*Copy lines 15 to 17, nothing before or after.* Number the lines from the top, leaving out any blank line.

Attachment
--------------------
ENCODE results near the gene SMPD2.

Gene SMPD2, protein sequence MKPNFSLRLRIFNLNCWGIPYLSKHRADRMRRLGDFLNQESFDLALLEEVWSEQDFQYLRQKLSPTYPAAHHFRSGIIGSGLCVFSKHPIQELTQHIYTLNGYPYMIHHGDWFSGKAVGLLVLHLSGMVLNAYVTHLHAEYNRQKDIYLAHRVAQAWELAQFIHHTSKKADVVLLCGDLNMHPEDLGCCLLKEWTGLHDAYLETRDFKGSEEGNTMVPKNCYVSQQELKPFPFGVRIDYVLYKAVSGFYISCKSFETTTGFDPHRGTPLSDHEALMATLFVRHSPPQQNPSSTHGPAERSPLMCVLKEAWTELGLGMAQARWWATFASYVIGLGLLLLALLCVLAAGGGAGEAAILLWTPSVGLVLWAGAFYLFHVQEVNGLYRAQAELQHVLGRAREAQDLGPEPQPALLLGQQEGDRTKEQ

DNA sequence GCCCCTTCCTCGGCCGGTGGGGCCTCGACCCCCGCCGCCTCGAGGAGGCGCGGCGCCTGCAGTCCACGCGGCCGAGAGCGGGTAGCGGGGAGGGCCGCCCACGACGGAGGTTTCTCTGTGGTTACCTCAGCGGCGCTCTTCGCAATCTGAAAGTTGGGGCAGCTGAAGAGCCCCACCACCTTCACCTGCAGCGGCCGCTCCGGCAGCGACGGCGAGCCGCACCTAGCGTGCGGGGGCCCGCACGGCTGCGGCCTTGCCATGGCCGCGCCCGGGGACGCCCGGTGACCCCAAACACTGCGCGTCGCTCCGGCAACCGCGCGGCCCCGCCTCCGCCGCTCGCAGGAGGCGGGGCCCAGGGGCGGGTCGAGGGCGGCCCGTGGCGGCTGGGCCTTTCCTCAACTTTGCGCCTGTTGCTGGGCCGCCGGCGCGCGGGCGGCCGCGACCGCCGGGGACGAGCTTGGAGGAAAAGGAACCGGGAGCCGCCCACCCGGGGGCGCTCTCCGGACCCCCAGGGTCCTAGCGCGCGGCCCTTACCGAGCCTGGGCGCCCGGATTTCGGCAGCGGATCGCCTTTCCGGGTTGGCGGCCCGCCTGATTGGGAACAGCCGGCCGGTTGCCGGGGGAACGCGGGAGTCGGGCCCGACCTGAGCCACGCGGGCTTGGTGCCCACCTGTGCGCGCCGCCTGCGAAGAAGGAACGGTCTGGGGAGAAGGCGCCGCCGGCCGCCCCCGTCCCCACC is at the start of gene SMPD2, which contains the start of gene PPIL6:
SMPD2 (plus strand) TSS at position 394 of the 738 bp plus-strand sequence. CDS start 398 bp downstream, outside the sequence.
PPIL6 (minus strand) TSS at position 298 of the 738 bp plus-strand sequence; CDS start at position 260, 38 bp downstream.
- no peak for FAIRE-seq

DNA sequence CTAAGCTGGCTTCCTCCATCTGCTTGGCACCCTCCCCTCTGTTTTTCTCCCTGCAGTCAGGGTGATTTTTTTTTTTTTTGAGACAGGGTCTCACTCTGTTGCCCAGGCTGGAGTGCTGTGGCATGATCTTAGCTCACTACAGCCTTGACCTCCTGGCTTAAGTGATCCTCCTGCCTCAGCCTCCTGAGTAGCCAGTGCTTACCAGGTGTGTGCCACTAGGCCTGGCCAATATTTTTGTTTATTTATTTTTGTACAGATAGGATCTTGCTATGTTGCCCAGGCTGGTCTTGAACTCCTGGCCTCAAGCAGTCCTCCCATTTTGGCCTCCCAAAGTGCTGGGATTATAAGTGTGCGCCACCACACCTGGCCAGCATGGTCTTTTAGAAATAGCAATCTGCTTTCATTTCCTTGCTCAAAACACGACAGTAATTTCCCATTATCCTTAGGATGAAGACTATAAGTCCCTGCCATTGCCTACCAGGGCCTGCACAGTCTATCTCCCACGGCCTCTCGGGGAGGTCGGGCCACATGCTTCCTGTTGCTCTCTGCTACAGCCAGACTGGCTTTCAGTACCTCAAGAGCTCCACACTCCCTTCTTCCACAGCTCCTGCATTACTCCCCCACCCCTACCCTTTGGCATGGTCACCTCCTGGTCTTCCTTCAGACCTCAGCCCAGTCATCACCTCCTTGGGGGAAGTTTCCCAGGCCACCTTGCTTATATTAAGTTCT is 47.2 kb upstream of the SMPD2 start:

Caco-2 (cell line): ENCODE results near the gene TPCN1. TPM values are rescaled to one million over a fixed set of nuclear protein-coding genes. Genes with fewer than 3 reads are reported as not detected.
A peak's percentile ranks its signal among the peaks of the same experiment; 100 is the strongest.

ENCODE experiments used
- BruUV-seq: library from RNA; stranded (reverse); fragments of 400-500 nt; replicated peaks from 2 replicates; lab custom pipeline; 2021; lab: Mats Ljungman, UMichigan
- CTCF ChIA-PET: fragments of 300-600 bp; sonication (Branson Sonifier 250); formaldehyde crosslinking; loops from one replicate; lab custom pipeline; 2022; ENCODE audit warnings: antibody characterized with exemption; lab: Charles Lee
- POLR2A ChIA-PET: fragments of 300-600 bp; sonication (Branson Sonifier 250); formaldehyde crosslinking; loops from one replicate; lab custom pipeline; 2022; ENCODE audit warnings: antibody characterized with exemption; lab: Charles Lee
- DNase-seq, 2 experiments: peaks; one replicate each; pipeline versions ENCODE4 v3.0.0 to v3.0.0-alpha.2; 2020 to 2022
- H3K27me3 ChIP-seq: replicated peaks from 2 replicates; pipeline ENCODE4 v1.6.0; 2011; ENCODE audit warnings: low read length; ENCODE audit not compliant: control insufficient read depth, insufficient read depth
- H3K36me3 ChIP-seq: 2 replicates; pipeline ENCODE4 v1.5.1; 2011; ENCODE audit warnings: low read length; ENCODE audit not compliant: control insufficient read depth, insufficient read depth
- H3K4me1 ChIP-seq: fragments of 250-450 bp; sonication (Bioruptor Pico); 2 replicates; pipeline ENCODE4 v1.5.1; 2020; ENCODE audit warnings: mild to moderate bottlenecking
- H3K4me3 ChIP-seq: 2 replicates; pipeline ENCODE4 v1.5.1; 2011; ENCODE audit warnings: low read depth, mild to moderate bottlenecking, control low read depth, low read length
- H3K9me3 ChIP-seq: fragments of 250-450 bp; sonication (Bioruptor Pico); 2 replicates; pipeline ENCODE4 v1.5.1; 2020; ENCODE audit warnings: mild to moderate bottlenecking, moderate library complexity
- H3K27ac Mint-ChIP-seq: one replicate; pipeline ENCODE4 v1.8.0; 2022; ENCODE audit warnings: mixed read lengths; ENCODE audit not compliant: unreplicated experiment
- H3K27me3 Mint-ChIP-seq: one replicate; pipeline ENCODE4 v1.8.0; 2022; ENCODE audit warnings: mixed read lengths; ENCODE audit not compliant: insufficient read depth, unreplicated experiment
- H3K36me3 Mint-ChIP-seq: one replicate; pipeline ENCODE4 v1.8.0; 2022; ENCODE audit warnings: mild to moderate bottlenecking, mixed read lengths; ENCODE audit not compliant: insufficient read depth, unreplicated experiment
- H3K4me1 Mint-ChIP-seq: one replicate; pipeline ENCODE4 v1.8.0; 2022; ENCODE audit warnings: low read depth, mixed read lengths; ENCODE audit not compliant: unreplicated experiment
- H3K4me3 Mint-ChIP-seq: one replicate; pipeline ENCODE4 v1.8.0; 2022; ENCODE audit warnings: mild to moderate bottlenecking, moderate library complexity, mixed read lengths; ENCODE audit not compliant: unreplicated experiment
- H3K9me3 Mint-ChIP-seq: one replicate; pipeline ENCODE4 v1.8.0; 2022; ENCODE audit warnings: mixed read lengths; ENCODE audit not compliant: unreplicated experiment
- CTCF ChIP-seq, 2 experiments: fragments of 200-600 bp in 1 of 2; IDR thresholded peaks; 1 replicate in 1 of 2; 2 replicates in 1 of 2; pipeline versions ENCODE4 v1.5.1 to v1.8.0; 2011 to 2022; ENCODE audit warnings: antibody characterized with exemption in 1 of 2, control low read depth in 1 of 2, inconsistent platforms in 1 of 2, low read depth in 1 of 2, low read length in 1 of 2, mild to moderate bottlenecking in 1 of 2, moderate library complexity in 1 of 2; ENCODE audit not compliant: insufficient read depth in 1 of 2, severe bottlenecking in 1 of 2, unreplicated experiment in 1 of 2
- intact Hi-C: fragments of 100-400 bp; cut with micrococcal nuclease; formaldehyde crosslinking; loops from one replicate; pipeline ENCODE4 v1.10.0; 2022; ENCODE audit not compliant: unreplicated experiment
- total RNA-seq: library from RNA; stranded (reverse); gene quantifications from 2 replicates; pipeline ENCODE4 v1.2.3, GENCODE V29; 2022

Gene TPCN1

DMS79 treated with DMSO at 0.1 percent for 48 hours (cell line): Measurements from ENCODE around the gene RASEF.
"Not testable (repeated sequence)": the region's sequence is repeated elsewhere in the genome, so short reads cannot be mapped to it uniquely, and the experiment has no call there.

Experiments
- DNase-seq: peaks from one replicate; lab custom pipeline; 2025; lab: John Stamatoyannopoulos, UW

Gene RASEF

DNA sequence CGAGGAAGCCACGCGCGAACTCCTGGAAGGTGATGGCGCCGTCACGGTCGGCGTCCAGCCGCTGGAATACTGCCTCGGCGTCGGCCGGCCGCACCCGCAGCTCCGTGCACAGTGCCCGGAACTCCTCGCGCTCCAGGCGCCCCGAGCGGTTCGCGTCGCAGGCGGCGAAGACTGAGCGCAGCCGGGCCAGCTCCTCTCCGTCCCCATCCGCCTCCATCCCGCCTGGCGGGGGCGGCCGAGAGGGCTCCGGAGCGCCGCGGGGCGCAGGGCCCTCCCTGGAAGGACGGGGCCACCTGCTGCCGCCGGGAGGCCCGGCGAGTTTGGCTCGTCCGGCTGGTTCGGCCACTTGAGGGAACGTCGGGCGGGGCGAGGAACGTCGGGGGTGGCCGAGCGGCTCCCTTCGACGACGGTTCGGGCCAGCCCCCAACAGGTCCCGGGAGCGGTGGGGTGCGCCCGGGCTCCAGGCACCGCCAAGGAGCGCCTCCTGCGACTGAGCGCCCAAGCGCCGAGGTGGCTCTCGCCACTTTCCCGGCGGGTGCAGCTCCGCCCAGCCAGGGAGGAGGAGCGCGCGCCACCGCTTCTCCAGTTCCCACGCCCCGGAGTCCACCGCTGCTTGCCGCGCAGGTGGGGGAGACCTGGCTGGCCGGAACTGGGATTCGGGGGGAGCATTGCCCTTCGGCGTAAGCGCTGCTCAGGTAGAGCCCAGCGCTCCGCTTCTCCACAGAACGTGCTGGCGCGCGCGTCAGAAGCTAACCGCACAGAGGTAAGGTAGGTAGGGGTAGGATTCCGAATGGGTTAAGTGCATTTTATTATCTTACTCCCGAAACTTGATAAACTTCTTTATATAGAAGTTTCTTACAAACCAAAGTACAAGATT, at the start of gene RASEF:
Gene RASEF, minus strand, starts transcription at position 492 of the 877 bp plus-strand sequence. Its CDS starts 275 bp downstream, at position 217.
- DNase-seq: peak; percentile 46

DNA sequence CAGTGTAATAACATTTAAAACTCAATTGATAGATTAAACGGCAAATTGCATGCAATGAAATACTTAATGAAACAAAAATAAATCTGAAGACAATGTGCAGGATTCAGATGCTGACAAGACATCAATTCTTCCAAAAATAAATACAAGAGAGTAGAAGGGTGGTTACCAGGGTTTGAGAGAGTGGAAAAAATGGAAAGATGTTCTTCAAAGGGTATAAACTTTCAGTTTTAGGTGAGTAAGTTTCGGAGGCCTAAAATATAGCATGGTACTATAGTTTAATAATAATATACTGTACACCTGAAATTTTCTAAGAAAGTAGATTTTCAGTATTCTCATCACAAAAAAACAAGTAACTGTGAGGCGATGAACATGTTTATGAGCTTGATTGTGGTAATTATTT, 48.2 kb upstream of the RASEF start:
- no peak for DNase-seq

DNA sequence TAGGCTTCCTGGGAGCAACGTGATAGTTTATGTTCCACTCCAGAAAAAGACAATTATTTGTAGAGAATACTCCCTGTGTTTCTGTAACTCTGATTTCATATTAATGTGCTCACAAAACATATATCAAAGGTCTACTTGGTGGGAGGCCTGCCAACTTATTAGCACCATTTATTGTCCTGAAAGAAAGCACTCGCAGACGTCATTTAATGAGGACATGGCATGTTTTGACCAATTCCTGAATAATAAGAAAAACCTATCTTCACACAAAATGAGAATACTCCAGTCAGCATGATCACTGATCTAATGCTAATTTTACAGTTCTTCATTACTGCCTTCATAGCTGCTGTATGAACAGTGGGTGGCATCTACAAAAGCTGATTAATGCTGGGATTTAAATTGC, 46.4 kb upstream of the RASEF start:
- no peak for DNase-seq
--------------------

- H3K27me3 ChIP-seq: replicated peaks from 2 replicates; pipeline ENCODE4 v1.6.0; 2011; ENCODE audit warnings: low read length; ENCODE audit not compliant: control insufficient read depth, insufficient read depth
- H3K36me3 ChIP-seq: 2 replicates; pipeline ENCODE4 v1.5.1; 2011; ENCODE audit warnings: low read length; ENCODE audit not compliant: control insufficient read depth, insufficient read depth
- H3K4me1 ChIP-seq: fragments of 250-450 bp; sonication (Bioruptor Pico); 2 replicates; pipeline ENCODE4 v1.5.1; 2020; ENCODE audit warnings: mild to moderate bottlenecking